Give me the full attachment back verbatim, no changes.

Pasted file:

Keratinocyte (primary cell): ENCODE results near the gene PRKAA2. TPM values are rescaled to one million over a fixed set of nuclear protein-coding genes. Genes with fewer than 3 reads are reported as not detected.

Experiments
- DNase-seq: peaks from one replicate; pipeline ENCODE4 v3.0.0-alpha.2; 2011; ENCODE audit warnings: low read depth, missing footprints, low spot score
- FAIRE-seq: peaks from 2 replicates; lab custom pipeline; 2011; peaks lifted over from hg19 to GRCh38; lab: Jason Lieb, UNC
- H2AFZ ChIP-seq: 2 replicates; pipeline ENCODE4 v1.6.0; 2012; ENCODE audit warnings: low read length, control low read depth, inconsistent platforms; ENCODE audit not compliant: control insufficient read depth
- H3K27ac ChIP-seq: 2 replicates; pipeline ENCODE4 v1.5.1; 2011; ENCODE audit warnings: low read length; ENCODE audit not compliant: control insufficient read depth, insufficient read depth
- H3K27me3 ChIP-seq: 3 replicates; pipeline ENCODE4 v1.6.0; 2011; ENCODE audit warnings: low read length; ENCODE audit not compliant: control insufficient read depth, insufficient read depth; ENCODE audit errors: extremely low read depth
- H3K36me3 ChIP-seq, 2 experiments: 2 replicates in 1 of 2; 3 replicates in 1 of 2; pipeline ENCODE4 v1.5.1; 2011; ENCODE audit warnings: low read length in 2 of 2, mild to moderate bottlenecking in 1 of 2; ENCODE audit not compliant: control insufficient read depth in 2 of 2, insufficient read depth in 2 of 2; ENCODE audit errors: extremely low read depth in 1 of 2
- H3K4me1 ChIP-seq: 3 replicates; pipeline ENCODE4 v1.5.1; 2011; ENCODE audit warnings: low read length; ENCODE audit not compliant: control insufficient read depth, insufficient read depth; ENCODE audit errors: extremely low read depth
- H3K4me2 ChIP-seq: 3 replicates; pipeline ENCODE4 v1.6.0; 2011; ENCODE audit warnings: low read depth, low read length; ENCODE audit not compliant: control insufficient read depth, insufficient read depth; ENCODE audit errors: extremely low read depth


Keratinocyte (primary cell): ENCODE results near the gene PRKAA2. TPM values are rescaled to one million over a fixed set of nuclear protein-coding genes. Genes with fewer than 3 reads are reported as not detected.

Experiments
- DNase-seq: peaks from one replicate; pipeline ENCODE4 v3.0.0-alpha.2; 2011; ENCODE audit warnings: low read depth, missing footprints, low spot score
- FAIRE-seq: peaks from 2 replicates; lab custom pipeline; 2011; peaks lifted over from hg19 to GRCh38; lab: Jason Lieb, UNC
- H2AFZ ChIP-seq: 2 replicates; pipeline ENCODE4 v1.6.0; 2012; ENCODE audit warnings: low read length, control low read depth, inconsistent platforms; ENCODE audit not compliant: control insufficient read depth
- H3K27ac ChIP-seq: 2 replicates; pipeline ENCODE4 v1.5.1; 2011; ENCODE audit warnings: low read length; ENCODE audit not compliant: control insufficient read depth, insufficient read depth
- H3K27me3 ChIP-seq: 3 replicates; pipeline ENCODE4 v1.6.0; 2011; ENCODE audit warnings: low read length; ENCODE audit not compliant: control insufficient read depth, insufficient read depth; ENCODE audit errors: extremely low read depth
- H3K36me3 ChIP-seq, 2 experiments: 2 replicates in 1 of 2; 3 replicates in 1 of 2; pipeline ENCODE4 v1.5.1; 2011; ENCODE audit warnings: low read length in 2 of 2, mild to moderate bottlenecking in 1 of 2; ENCODE audit not compliant: control insufficient read depth in 2 of 2, insufficient read depth in 2 of 2; ENCODE audit errors: extremely low read depth in 1 of 2
- H3K4me1 ChIP-seq: 3 replicates; pipeline ENCODE4 v1.5.1; 2011; ENCODE audit warnings: low read length; ENCODE audit not compliant: control insufficient read depth, insufficient read depth; ENCODE audit errors: extremely low read depth
- H3K4me2 ChIP-seq: 3 replicates; pipeline ENCODE4 v1.6.0; 2011; ENCODE audit warnings: low read depth, low read length; ENCODE audit not compliant: control insufficient read depth, insufficient read depth; ENCODE audit errors: extremely low read depth